We’ve all heard it before—puppies are a huge responsibility. It’s the reason that parents might not give in to their children’s cries over having a family dog.
Now, as an adult, you might be thinking about getting a puppy. It’s a big decision to make and requires lots of thought. Here are some important things you should consider before making the leap.
1. Are You Ready to Commit?
People don’t realize how much work a puppy is until they have one themselves. They require constant attention. You’ll have to ensure they are trained properly. From teaching them to behave to potty training, you’ll have your hands full.
Also, consider that you will have a pet for the next ten years or so. Make sure that you are ready to handle this commitment. The last thing you want to do is have to find your dog a new home when you realize you can’t take care of it.
2. Is It the Right Time for Your Family?
Consider any factors that might play into your decision. Some important ones might include:
If anyone has allergies, you should consider a hypoallergenic dog or a different type of pet altogether.
Babies or young children
If you have young children, you probably already have enough to worry about. A puppy might just be a distraction
How often everyone’s home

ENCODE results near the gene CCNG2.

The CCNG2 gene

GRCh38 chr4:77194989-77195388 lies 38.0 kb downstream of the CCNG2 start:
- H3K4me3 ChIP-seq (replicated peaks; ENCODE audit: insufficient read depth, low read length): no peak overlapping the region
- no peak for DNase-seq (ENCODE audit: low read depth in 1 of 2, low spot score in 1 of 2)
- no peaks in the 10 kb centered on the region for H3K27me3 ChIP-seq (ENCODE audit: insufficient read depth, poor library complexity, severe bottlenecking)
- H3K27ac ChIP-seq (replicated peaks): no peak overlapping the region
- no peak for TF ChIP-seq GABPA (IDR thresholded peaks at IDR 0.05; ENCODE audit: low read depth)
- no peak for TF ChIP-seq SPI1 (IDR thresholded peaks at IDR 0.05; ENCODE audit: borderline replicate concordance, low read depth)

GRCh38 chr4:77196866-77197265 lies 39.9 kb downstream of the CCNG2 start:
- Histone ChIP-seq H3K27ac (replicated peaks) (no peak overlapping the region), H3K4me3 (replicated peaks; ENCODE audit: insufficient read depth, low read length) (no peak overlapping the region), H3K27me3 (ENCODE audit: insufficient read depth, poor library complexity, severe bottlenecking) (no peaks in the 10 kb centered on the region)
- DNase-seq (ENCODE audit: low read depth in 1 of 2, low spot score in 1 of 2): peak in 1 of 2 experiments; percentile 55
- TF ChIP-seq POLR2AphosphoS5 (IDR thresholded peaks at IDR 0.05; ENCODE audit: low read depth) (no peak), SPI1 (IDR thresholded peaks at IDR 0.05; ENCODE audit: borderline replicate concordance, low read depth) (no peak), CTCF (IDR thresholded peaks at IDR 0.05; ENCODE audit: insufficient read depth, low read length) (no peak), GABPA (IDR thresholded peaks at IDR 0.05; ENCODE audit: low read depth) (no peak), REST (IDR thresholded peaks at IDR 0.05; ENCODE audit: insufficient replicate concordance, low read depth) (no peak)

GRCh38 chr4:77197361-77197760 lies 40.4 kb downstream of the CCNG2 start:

Do you or your spouse work a lot? Does your family frequently travel? If you’re going to be constantly away, everyone suffers. Your puppy won’t get the attention it needs. Plus, you’ll have to pay for expensive boarding or daycare costs.
3. Have You Done Your Research?
It’s not as easy as going to the pound and picking the first dog you see. You should know what kind of breeds you can handle. Do you want a big or small breed? Some are more family-friendly than others. You might want one that sheds less or is more independent.
You also need to consider all of the supplies you need. You have to think about everything from the best brands of food to dog beds that are generally favorable for your puppy’s breed.
4. Are You Sure You Want a Puppy?
Don’t get us wrong—any pet is a lot of work. A grown dog, however, might mean less work for you. They tend to be more relaxed, independent, and likely already trained.
5. Do You Want to Adopt?
We’ve all heard the phrase “adopt, don’t shop.” It’s a great motto to go by when looking for a puppy.
Adopting is much cheaper. In most cases, you have to pay a low fee that goes towards covering the shelter’s operation costs. Purebreds are expensive and sold for profit.
Adopting also allows you to save an animal. You won’t be supporting unethical mills.
6. Are You Financially Stable?
- Grooming visits
- Vet bills
You should be financially stable if you decide to get a dog. A puppy shouldn’t be a financial burden. You don’t want to end up resenting your decision because you can’t afford it. Budget accordingly and ensure that you have enough money to cover the costs.
7. Take Your Time
Keep in mind that this isn’t a decision you should rush. Think it over and do the research. You can always get a puppy later in life when the timing is better. But for now, make the best choice for everyone involved.